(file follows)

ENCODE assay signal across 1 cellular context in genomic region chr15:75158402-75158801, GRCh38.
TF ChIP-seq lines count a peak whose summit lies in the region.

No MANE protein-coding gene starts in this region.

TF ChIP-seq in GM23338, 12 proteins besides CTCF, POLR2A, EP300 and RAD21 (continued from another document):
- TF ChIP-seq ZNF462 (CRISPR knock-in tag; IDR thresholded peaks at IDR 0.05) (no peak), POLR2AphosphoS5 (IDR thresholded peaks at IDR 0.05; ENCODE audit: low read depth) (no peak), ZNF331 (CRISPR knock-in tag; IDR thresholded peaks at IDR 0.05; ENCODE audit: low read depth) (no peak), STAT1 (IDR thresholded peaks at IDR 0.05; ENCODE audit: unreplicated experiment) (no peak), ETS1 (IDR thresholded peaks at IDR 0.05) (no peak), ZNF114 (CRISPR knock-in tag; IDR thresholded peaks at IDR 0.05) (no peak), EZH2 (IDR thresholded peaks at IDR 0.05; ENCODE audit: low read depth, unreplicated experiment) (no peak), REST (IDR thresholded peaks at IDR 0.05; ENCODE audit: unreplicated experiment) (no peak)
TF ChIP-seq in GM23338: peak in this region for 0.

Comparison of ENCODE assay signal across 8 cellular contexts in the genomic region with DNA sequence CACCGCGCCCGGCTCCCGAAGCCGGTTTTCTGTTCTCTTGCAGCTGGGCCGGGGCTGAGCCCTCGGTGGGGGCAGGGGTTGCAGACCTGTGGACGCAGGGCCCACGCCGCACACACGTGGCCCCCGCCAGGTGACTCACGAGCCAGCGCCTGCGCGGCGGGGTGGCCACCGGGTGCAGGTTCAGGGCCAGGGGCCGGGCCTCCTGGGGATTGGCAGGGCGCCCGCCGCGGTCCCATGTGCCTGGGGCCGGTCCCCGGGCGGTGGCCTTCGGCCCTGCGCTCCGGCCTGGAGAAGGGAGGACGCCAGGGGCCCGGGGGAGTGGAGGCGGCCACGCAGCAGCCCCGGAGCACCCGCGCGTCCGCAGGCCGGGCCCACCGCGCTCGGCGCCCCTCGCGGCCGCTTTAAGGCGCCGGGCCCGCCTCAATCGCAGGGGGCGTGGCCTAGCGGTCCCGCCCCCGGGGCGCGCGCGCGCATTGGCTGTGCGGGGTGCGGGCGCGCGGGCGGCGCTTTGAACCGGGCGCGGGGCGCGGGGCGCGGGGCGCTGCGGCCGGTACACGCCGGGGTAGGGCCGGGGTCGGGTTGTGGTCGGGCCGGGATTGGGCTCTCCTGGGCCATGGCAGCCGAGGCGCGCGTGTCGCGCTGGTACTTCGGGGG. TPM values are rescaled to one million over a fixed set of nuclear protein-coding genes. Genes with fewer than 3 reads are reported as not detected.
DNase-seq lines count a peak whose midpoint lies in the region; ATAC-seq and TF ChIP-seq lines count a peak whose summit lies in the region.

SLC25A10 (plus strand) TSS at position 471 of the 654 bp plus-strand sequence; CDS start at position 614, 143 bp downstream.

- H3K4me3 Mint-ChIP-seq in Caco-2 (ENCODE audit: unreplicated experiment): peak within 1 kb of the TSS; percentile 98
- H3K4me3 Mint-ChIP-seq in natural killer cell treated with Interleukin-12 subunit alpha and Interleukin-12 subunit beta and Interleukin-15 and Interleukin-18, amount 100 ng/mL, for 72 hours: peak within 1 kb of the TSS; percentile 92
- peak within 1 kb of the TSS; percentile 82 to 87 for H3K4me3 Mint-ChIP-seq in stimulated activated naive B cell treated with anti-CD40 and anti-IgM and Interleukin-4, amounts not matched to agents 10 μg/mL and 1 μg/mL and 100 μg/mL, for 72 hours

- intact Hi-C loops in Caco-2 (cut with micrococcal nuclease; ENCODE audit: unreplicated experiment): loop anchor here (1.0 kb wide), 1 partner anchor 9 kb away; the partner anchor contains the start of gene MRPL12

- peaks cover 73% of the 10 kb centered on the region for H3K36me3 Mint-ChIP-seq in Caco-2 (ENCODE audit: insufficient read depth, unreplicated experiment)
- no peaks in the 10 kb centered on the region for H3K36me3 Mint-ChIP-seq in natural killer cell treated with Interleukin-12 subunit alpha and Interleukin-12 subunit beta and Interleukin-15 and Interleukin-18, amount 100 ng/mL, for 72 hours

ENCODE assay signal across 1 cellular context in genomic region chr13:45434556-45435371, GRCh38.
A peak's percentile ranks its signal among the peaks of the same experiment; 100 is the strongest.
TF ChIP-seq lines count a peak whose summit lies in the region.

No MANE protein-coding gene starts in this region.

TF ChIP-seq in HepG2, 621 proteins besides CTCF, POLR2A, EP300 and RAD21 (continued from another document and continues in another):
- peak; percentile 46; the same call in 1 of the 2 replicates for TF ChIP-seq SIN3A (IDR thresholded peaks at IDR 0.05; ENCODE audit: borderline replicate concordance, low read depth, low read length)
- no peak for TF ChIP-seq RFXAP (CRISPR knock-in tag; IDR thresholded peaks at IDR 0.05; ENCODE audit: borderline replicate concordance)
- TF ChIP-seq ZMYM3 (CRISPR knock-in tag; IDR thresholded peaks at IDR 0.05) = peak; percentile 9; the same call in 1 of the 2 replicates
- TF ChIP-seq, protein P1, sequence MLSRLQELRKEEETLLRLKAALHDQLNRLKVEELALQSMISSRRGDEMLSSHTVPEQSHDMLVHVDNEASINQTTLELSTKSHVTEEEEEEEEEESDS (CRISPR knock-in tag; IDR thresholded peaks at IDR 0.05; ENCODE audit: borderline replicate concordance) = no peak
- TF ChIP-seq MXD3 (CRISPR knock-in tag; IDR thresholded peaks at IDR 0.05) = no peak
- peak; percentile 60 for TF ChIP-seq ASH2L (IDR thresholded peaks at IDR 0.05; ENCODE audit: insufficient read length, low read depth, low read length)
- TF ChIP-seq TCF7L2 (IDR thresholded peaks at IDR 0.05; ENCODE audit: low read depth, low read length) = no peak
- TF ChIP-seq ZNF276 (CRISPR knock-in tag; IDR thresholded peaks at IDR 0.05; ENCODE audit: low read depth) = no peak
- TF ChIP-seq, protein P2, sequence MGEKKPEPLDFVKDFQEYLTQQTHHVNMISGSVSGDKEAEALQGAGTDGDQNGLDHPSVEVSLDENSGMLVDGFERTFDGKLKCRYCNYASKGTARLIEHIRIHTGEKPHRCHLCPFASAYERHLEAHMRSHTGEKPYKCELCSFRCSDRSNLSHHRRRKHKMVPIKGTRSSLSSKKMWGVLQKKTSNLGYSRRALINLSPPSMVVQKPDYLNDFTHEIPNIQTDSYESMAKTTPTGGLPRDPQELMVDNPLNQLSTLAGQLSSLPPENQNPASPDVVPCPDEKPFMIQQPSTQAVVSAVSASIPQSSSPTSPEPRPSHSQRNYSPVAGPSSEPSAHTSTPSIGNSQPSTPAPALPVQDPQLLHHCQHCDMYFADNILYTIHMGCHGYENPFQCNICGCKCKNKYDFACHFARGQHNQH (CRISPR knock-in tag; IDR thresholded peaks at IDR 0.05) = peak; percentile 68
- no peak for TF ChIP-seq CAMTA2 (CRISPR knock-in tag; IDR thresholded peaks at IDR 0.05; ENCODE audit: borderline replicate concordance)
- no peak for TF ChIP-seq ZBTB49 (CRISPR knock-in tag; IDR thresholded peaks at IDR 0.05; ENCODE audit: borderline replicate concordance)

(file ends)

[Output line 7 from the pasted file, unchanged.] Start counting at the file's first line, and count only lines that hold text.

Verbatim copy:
Comparison of ENCODE assay signal across 8 cellular contexts in the genomic region with DNA sequence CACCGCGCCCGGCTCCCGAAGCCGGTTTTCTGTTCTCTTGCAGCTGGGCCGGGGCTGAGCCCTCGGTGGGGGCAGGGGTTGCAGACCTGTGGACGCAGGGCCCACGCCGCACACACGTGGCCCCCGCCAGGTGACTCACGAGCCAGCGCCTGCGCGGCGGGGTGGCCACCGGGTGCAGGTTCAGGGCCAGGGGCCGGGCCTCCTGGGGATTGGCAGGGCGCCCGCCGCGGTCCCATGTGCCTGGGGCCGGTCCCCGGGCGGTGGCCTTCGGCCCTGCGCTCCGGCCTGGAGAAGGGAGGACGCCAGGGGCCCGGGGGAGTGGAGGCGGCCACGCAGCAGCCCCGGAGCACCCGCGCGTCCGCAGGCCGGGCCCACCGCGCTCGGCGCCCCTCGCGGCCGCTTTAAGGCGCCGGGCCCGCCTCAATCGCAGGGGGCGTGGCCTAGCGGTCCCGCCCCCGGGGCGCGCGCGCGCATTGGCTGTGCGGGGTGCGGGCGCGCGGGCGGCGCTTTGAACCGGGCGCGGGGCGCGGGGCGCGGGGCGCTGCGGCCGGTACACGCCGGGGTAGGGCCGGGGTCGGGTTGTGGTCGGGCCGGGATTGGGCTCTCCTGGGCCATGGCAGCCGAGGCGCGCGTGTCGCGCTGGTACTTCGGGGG. TPM values are rescaled to one million over a fixed set of nuclear protein-coding genes. Genes with fewer than 3 reads are reported as not detected.